Retail sales in July delivered the weakest performance in five months as shoppers shunned autos while they paid more for gas.
With the mass mailings of $92 billion in rebate checks now just a memory, there is concern the economy could slow even more in the second half of this year.
The Commerce Department reported Wednesday that retail sales fell 0.1 percent last month, the first decline since a 0.5 percent tumble in February. It was a worse showing than the flat reading economists had been expecting and followed a revised but still weak 0.3 percent reading for June.
Gasoline prices have been falling since hitting a high of $4.11 per gallon and that should help consumer spending in coming months, economists said. But they wonder if that will be enough to offset the loss of the stimulus checks.
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David Wyss, chief economist at Standard & Poors in New York, said he believed consumers will spend about 60 percent of what they receive in the first three months after getting the check, deciding to save the rest. That would be similar to when the government used tax rebates to fight the 2001 recession.
The overall economy grew at an annual rate of 1.9 percent in the April-June quarter, helped in part by the stimulus payments. Wyss said he was looking for growth of around 2 percent in the gross domestic product in the current July-September quarter. But he forecast the GDP would shrink in the final three months of this year and the first three months of next year, as the impact of the rebate checks wears off.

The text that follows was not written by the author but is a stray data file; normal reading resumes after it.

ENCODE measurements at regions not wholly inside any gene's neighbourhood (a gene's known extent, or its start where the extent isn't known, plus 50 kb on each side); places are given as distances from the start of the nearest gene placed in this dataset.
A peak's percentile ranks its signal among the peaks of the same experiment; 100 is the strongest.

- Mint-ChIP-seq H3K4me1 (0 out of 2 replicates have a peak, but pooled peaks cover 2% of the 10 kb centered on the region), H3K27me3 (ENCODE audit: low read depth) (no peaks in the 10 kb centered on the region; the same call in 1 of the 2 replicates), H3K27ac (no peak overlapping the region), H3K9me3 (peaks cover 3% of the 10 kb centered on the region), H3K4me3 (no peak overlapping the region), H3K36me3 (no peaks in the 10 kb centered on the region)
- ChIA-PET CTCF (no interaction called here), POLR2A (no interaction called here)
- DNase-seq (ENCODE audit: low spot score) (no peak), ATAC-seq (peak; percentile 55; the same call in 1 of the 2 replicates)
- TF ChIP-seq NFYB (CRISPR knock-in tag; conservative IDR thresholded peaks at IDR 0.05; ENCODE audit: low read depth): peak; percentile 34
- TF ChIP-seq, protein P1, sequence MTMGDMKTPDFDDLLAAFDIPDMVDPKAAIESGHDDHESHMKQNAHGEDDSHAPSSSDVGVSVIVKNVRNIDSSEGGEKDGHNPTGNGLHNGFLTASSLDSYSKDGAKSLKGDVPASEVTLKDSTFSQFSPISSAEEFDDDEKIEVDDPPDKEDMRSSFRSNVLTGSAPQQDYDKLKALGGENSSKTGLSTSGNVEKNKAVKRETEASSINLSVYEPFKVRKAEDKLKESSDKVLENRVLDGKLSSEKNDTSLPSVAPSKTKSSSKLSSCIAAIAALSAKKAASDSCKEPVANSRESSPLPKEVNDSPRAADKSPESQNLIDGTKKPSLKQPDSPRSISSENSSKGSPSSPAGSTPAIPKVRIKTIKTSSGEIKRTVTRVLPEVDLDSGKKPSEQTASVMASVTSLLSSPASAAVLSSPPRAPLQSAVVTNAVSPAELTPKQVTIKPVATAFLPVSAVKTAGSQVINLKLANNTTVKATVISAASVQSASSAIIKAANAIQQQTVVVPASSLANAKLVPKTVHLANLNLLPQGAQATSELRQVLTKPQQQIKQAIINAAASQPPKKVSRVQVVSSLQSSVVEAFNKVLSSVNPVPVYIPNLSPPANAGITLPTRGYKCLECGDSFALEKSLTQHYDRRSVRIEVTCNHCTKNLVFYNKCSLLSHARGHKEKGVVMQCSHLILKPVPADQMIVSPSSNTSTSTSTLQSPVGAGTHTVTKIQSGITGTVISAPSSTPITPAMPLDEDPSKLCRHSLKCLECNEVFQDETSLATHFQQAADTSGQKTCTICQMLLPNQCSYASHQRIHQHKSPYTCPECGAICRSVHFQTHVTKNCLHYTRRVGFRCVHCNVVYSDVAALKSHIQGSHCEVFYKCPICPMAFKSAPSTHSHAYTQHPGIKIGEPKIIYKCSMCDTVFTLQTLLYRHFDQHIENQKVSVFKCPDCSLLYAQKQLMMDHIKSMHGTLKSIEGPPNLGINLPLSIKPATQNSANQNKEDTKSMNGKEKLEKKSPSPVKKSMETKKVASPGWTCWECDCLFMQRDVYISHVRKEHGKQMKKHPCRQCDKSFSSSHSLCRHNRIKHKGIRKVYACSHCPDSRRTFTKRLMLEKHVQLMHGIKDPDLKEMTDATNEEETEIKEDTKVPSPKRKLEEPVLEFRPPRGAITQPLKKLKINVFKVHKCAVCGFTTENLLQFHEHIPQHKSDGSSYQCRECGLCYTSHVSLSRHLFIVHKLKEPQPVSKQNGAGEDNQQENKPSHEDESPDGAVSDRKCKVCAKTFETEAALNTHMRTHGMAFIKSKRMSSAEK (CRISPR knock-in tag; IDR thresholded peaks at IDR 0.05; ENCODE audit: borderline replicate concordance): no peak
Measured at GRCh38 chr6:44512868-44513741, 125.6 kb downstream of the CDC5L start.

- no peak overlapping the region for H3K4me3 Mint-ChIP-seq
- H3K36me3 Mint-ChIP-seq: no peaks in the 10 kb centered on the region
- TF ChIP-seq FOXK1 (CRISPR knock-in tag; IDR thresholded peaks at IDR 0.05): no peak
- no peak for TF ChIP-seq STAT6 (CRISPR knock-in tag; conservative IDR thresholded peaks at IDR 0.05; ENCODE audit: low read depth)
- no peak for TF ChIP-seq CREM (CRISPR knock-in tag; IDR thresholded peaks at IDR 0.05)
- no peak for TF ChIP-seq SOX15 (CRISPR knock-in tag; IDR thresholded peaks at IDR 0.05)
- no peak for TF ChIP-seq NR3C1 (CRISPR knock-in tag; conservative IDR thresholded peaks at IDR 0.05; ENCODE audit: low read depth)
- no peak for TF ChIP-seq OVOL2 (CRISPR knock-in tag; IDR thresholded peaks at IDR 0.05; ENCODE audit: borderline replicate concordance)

Two consecutive quarters of falling GDP is the classic definition of a recession. Other economists said they also were looking for negative GDP then.
Auto sales fell by 2.4 percent in July – another dismal month for automakers who saw sales activity plunge to the lowest level in 16 years as the economy and rising layoffs severely dampened demand.
Excluding the big drop in autos, retail sales would have posted a 0.4 percent increase. While that was a positive reading, it was still the weakest showing for sales excluding autos in five months.
Much of what little strength there was in July came from a 0.8 percent jump in sales at gasoline stations because of surging prices rather than increased demand.
Democrats in Congress have begun to push for a second stimulus package to keep the economy afloat in coming months. So far, the Bush administration has opposed that.